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What Plateaus Teach Us
BY HIRO BATSU | 1 min read

The acquisition of skills involves 3 stages: 

  1. The Cognitive Stage: This is where you are thinking, expanding your mind and your ability in the way that makes it possible to utilize new concepts. It usually involves slow progress and a good number of educational mistakes.
  2. The Associative Stage: This is the beginning of comfort. As you begin to gain competence in your new skill, you are able to make associative connections that strengthen and simplify your skill.
  3. The Autonomous Stage: Beyond comfort is automation. Sublimation. With competence and repetition, the performance of tasks can become a largely unconscious act. Like typing or driving.

It is in the third stage where stagnation and plateaus begin to occur.

With comfort, complacency, and automation a skill becomes vulnerable to flatness or even deterioration.

This is the “OK Plateau”. The place where “good enoughness” can slip into ultracrepidarianism and Dunning-Kruger-esque thinking errors.

The OK Plateau is the place where full cups of tea reside.

If you want to get better, you need to break comfort. You need to reenergize your skill acquisition process. This often involves moving fast and breaking things.

Fail Wisely and Disrupt Yourself

You will not become a better reader by reading comfortable books. You will not become a better coder by engineering simple programs. You will not become a better writer by writing boring essays. You will not become a better athlete through rote repetition.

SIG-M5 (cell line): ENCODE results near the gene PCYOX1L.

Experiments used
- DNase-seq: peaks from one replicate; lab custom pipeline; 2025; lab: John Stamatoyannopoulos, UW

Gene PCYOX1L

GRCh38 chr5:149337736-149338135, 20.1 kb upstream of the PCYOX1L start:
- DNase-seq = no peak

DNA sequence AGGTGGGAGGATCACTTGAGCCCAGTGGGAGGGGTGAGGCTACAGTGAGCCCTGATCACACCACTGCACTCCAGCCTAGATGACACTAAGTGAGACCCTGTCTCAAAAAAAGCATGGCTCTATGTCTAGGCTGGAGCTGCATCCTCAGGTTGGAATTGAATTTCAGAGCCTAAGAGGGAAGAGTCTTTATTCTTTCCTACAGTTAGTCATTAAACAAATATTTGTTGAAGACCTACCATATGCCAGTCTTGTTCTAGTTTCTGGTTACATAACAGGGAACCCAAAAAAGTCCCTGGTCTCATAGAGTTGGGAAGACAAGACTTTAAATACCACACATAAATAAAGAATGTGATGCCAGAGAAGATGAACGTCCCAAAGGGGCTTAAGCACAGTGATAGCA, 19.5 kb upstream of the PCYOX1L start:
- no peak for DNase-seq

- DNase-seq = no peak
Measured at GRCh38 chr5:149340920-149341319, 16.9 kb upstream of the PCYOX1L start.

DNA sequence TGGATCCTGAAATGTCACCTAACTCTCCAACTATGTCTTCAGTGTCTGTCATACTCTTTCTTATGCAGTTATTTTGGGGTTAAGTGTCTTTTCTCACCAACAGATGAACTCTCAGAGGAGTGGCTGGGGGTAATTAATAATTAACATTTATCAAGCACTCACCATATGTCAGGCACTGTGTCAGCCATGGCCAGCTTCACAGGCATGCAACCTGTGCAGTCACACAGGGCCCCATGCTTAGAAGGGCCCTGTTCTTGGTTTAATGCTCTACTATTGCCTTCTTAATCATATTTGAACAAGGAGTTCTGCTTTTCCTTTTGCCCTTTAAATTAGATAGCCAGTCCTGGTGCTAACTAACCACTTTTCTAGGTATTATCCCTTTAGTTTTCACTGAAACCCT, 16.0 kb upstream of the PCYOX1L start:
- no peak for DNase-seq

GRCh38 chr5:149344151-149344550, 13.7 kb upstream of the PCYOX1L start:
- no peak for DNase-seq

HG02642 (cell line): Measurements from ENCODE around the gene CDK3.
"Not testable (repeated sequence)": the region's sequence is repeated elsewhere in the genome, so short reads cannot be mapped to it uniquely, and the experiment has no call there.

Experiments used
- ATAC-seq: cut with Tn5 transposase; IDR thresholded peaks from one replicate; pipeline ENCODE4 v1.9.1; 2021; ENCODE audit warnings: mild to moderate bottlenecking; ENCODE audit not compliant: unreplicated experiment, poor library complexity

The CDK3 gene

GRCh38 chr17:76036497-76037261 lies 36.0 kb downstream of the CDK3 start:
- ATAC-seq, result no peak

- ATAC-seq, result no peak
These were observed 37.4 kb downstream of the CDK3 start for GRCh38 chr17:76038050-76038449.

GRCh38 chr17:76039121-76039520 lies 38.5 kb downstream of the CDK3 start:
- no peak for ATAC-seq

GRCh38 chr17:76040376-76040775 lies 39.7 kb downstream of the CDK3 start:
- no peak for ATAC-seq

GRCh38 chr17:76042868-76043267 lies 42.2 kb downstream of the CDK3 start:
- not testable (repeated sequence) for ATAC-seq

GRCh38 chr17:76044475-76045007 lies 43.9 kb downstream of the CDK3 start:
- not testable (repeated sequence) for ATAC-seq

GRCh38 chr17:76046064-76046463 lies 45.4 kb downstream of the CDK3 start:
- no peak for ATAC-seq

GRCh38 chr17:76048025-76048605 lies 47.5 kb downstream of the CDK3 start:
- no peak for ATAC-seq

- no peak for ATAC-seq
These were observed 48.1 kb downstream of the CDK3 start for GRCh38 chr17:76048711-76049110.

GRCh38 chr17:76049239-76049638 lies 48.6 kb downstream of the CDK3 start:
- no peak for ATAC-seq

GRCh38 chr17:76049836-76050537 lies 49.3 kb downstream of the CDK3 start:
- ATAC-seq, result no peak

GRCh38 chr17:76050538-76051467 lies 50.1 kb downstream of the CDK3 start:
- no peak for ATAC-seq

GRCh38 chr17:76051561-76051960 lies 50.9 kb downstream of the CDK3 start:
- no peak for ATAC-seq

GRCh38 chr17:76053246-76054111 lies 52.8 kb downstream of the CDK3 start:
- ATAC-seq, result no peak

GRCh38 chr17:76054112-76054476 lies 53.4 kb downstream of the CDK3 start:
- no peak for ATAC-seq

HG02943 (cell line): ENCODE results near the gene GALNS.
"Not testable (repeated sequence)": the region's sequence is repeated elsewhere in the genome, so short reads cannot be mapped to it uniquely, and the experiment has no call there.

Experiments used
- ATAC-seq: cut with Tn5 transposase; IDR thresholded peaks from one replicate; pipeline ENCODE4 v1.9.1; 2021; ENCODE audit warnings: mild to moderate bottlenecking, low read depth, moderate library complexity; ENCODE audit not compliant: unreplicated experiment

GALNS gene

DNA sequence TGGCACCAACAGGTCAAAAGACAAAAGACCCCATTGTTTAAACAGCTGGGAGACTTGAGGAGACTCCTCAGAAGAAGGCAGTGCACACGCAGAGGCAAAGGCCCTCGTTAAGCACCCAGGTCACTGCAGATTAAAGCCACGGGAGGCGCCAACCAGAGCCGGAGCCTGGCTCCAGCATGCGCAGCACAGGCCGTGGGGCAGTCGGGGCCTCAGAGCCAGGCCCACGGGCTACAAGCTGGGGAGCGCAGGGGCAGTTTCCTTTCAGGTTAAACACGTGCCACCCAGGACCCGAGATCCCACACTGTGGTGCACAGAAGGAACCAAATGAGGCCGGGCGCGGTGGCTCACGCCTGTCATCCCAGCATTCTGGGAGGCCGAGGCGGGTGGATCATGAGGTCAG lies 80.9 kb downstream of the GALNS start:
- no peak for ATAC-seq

But Use Caution

If the books you read are senselessly complex, you may just waste your time. If you attempt to engineer too far beyond your skill level, you may just kill your love of coding. If you try to write about what you don’t understand, you may just create empty words.

And perhaps, most importantly:

If you abuse your body and push it too far, you may break yourself beyond repair.


So, caveat emptor-- reader beware.

While moving fast and breaking things can keep you learning and growing… Sometimes the best way to improve is to step back and start slowly from the beginning again.



For more on this subject, enjoy some BrainPickings.



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